Saturday, April 24, 2010

Remembering The New Northwest: The Perplexed Housekeeper

May 5 of this year will be the 139th Anniversary of the first edition of The New Northwest—the weekly suffragist and reform-oriented newspaper edited out of Portland, Oregon, for 16 years (1871-1887) by former teacher and dressmaker Abigail Scott Duniway. Over that time and under the motto "Free Speech, Free Press, Free People," The New Northwest published all sorts of news, editorials, advertisements, and entertainment, most of which was related in one way or another to the fight for national and international women's suffrage. Via that four-page weekly, Duniway (pictured here) became the region's most prominent voice advocating for women's rights, and so, when Susan B. Anthony came to the area in 1871, it was Duniway who played host and travel companion. And in 1912, when Oregon became the 7th state in the U.S. to pass a women's suffrage amendment, she was the first woman to register to vote in Multnomah County.

While it's not surprising to learn that The New Northwest published poetry, it is surprising to see just how prominent a place poetry occupied in the paper, as nearly every single issue had a poem or two prominently displayed on the front or back pages. In fact, it is the growing opinion of the Poetry & Popular Culture Office that Duniway's paper should occupy a significant place in the literary, as well as the political, history of the Pacific Northwest, as it provided a regular venue for home-grown or locally-sourced poetic talents—some overtly political, some made political by virtue of their situation in the paper—and published them alongside nationally-known writers like Henry Wadsworth Longfellow, Quaker poet and abolitionist John Greenleaf Whittier, and Bret Harte, thus making early Portland into a crossroads of poetic activity and establishing the Rose City as the region's poetic, if not legislative, center. Long before Woody Guthrie came to the Columbia River basin to write songs promoting the Grand Coulee and Bonneville dams, and long before folks like Theodore Roethke, William Stafford, David Wagoner, and Richard Hugo moved here to teach in university-based creative writing M.F.A. programs, Duniway and The New Northwest provided a vehicle for the region's poets to connect and make their work public.

As of this posting, though—despite the paper's importance to the history and culture of the region, and despite the financial backing that's got to be there in the locally-head- quartered pockets of Nike, Adidas, and Columbia Sportswear (employees, corporations, and foundations alike)—The New Northwest does not yet exist in an easily accessible, searchable, digitalized form. Instead, it's on these wacky, poor-quality, old-school strips of plastic that the librarian calls "microfilm," and so it's difficult and frustrating to access and at times very difficult to read. The filmic reproductions are sooooooooo bad that they won't even print out with much legibility.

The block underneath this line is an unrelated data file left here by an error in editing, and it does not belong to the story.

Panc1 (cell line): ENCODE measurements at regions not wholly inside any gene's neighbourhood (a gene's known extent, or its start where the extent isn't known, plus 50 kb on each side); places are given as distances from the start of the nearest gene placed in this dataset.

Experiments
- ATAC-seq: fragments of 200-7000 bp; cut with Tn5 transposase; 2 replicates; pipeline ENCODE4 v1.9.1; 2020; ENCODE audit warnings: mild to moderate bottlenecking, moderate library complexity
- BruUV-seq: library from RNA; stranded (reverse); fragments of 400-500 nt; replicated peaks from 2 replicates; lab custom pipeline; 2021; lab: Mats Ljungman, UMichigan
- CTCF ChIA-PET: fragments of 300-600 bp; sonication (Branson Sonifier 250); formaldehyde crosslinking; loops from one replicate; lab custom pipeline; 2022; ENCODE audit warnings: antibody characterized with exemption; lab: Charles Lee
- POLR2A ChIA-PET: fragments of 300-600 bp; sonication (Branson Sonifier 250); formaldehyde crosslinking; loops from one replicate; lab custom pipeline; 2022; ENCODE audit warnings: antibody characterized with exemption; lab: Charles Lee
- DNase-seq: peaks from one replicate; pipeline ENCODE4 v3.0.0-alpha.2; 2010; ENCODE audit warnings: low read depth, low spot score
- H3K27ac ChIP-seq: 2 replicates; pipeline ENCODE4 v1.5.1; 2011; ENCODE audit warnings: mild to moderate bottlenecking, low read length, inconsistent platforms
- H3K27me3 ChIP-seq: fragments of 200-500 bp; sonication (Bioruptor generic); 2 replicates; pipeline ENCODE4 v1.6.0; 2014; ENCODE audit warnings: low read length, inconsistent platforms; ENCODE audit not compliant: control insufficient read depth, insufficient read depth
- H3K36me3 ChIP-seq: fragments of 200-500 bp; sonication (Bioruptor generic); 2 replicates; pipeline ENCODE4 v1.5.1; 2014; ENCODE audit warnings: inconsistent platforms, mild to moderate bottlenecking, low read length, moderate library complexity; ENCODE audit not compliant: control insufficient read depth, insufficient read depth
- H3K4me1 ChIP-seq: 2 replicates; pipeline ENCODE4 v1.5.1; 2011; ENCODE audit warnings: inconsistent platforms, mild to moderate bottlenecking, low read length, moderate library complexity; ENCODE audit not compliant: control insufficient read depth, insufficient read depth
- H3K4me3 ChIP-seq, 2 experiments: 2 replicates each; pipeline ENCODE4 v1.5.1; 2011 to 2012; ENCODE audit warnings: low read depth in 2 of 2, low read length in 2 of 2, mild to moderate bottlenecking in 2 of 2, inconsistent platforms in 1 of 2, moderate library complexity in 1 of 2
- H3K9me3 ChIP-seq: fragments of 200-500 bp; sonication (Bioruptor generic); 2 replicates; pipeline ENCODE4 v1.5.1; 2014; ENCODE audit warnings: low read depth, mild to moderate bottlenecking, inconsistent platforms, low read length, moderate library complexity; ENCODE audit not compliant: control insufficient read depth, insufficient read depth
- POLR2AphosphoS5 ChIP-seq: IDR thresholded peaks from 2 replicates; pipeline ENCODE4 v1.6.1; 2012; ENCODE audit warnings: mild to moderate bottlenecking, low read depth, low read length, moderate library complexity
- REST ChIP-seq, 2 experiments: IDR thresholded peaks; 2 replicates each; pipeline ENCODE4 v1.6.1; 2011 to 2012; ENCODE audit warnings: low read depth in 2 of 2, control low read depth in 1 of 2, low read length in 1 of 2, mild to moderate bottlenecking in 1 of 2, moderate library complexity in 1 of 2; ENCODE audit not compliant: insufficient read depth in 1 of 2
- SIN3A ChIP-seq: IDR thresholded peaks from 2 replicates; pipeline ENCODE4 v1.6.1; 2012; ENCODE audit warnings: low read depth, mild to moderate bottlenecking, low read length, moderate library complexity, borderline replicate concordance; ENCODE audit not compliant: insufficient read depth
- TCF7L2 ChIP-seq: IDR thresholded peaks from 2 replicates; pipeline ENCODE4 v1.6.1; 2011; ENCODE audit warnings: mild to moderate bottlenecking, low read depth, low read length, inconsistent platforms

These challenges have not prevented six intrepid undergraduate students in a Poetry of the Pacific Northwest course being offered at Willamette University this semester from braving the archive, however. (This is the same group of students who, earlier in the semester, attended the Fisher Poets Gathering in Astoria, Oregon.) Kali Boehle-Silva, Isabella Guida, John McKenzie, Gunnar Paulsen, Jonathan Shivers, and Sarah Spring have been unearthing this poetry, some of which will be showcased here over the next couple of weeks. We begin with this tasty treat from week five (June 2, 1871) of The New Northwest (note the pun on "rights" in line two and the break in meter in the poem's penultimate line):

The Perplexed Housekeeper
by Mrs. F. D. Gage

I wish I had a dozen pair
Of hands this very minute;
I’d soon put all these things to rights—
The very deuce is in it.

Here’s a big washing to be done,
One pair of hands to do it—
Sheets, shirts and stockings, coats and pants—
How will I e'er get through it?

Dinner to get for six or more,
No loaf left o’er from Sunday,
And baby cross as he can live—
He’s always so on Monday.

And there’s the cream, ‘tis getting sour,
And must forthwith be churning,
And here’s Bob wants a button on—
Which way shall I be turning?

“Tis time the meat was in the pot,
The bread was worked for baking,
The clothes were taken from the boil—
Oh dear! the baby’s waking!

Oh dear! if P—— comes home,
And finds things in this bother,
He’ll just begin and tell me all
About his tidy mother.

How nice her kitchen used to be,
Her dinner always ready
Exactly when the dinner bell rung—
Hush, hush, dear little Freddy,

And then will come some hasty word,
Right out before I’m thinking—
They say that hasty words from wives
Set sober men to drinking.

Now isn’t that a great idea,
That men should take to sinning,
Because a weary, half-sick wife
Can’t always smile so winning?

When I was young I used to earn
My living without trouble;
Had clothes and pocket money too,
And hours of leisure double.

I never dreamed of such a fate,
When I, a lass! was courted—
Wife, mother, nurse, seamstress, cook, housekeeper, chambermaid, laundress, dairywoman and scrub generally doing the work of six.
For the sake of being supported.